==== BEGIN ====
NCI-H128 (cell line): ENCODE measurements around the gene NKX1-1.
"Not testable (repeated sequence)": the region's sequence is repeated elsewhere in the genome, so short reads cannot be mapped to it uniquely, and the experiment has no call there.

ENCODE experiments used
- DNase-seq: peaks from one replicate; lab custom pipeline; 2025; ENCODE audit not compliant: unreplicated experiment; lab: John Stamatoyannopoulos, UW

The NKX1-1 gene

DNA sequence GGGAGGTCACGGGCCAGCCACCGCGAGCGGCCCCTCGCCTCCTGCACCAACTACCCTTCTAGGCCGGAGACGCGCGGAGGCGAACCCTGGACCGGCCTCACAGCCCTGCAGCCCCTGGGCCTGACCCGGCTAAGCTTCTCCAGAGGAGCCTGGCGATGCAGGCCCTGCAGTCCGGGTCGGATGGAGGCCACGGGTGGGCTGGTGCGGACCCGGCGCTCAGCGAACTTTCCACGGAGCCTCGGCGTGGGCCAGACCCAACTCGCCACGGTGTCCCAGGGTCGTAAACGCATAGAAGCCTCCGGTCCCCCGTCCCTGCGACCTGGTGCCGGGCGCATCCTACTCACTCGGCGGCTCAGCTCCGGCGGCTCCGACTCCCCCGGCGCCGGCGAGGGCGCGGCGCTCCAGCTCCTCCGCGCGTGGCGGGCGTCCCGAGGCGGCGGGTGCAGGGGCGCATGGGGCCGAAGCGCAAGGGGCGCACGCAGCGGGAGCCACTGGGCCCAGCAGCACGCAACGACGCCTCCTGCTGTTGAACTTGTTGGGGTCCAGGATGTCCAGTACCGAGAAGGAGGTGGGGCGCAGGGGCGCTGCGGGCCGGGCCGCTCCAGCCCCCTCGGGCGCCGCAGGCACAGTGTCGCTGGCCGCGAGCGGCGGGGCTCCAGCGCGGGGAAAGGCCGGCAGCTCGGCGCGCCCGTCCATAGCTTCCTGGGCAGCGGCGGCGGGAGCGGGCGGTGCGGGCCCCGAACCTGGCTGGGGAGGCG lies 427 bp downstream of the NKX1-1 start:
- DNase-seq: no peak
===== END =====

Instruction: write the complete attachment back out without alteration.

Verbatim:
NCI-H128 (cell line): ENCODE measurements around the gene NKX1-1.
"Not testable (repeated sequence)": the region's sequence is repeated elsewhere in the genome, so short reads cannot be mapped to it uniquely, and the experiment has no call there.

ENCODE experiments used
- DNase-seq: peaks from one replicate; lab custom pipeline; 2025; ENCODE audit not compliant: unreplicated experiment; lab: John Stamatoyannopoulos, UW

The NKX1-1 gene

DNA sequence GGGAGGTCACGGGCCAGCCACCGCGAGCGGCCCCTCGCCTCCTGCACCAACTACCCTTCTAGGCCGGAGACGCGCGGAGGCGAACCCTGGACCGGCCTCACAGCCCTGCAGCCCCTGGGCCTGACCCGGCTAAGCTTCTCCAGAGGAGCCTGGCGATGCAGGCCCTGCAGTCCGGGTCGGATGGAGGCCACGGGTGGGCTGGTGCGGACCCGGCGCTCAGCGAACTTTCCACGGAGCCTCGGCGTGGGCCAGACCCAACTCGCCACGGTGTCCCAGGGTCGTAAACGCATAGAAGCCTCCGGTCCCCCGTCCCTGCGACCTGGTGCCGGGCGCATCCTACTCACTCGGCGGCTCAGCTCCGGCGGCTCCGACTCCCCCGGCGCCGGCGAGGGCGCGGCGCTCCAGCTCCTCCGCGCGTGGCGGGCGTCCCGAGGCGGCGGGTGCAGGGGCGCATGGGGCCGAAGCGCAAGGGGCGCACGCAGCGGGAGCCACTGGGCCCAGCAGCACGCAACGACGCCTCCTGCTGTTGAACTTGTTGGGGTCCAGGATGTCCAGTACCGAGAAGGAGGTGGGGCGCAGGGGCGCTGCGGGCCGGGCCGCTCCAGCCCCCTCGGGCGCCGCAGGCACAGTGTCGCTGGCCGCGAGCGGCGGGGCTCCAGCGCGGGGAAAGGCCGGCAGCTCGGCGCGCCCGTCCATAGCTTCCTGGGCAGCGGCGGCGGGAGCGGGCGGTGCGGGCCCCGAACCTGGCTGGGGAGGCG lies 427 bp downstream of the NKX1-1 start:
- DNase-seq: no peak